Migration plays an important role in shaping contemporary society in the European Union (EU), with constituent countries being affected differently. As a result of the most recent expansion of the EU in 2004, the United Kingdom (UK) has experienced an influx of economic migrants from former “Eastern Bloc” countries, including many young people from Poland. In this study, we explore the experiences of a group of nine young Polish adults living, studying and working in the UK. Three of the nine participants were co‐researchers in this participatory action research, equipping them with the tools to undertake a narrative enquiry. The resultant narratives outline emergent themes and subthemes: including reasons for coming to and staying in the UK; first impressions of and changing opinions about life in the UK; the impact of visits to Poland; and plans for the future. The data add to the literature by providing a unique developmental perspective of the changing experiences of living in the UK; and give some insight into the life impacts of migration in contemporary Europe, amongst young people in their twenties.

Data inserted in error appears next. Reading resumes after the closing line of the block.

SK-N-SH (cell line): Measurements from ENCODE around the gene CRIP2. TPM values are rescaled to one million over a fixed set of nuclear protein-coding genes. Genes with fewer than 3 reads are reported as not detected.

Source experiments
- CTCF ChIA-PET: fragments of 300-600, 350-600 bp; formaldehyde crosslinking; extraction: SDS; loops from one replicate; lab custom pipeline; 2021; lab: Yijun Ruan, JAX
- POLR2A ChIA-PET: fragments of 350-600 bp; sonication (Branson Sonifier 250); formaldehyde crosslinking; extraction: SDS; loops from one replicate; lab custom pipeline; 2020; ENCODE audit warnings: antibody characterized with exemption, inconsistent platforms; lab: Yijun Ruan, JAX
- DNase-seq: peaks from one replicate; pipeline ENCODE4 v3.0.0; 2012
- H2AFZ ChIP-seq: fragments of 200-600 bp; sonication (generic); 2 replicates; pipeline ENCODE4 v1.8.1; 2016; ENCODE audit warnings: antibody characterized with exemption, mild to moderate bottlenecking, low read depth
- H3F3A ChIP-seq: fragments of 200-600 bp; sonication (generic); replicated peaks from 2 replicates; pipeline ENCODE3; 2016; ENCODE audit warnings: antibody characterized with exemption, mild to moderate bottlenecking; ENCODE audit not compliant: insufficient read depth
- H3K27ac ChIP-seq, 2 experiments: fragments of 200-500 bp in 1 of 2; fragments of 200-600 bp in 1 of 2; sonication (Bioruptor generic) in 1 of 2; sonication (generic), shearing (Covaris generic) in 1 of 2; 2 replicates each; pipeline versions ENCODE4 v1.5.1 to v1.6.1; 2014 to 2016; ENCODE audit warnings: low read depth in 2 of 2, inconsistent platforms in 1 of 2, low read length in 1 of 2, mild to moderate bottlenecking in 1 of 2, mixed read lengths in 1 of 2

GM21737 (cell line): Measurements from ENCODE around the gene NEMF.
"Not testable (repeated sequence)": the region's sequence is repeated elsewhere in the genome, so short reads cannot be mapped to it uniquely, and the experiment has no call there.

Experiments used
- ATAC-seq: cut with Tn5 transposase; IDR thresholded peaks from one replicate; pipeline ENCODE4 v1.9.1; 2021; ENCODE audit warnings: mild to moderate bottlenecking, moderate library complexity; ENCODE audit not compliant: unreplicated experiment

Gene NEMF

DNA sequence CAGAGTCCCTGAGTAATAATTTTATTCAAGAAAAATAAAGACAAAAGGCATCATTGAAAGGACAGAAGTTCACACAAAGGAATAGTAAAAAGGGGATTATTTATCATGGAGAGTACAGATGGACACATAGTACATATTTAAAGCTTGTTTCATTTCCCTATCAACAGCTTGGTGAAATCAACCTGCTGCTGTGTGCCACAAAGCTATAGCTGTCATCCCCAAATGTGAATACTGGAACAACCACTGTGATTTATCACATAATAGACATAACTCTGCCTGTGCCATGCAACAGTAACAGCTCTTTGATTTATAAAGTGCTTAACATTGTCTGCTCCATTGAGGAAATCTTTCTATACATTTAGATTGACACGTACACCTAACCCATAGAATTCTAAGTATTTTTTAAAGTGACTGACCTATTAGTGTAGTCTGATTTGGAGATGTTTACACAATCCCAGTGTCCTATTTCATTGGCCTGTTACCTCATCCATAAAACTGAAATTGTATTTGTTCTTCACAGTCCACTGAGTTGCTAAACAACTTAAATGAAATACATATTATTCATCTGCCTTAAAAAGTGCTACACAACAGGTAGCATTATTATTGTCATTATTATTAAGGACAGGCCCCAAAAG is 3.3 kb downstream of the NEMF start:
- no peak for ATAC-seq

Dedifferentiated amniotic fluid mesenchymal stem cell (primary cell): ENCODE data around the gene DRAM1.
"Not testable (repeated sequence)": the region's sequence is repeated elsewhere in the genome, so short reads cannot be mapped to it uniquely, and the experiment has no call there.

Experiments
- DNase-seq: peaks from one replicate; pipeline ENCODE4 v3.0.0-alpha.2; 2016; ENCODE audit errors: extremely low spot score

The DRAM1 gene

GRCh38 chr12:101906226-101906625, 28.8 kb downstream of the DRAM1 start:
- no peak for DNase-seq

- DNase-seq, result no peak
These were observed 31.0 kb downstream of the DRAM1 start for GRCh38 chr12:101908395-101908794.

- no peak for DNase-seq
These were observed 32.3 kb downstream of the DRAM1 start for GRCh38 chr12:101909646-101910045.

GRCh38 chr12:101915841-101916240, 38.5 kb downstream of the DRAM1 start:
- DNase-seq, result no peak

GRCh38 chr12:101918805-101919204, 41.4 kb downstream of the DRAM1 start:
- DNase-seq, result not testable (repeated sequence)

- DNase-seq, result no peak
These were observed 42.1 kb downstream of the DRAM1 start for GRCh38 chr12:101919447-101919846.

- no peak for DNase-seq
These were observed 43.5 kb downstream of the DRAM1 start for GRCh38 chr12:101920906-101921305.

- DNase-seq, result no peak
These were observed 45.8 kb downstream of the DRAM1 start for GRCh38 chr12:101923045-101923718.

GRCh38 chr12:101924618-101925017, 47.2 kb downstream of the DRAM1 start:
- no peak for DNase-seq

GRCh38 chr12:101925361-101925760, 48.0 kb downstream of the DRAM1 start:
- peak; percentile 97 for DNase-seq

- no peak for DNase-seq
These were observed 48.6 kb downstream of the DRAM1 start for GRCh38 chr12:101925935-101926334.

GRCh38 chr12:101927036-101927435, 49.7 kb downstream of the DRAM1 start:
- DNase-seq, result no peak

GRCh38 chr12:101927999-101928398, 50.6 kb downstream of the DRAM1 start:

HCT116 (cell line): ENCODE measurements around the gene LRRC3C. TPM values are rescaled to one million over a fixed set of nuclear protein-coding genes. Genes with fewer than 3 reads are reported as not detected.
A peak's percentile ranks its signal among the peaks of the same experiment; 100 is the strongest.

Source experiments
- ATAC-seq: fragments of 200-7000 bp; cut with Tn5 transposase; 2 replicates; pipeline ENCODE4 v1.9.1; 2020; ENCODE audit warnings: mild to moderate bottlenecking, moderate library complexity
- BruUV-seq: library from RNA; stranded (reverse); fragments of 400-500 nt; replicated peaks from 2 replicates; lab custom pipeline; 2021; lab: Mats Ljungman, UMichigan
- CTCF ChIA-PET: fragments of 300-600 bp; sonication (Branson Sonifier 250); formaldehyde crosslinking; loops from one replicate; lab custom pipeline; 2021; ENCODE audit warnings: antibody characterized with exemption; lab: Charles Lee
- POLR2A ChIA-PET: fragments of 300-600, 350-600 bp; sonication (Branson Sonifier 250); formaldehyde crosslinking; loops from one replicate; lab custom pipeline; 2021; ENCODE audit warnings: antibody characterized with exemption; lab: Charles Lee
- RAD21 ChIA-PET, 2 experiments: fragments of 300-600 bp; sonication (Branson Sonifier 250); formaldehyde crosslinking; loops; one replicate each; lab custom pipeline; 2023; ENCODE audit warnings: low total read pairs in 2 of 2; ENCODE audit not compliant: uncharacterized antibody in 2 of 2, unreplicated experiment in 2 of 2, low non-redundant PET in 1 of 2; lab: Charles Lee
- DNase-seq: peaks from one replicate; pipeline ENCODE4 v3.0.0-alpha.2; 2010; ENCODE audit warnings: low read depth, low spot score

Akhurst, J., Janik, M., Szewczyk, M., Mucha, M., Westmancoat, H., Lever, V., & Walmsley, A. (2012). Polish Young Peoples' Narratives: Impacts of Living and Studying in the UK. International Migration, 52(1), 192-208. https://doi.org/10.1111/imig.12025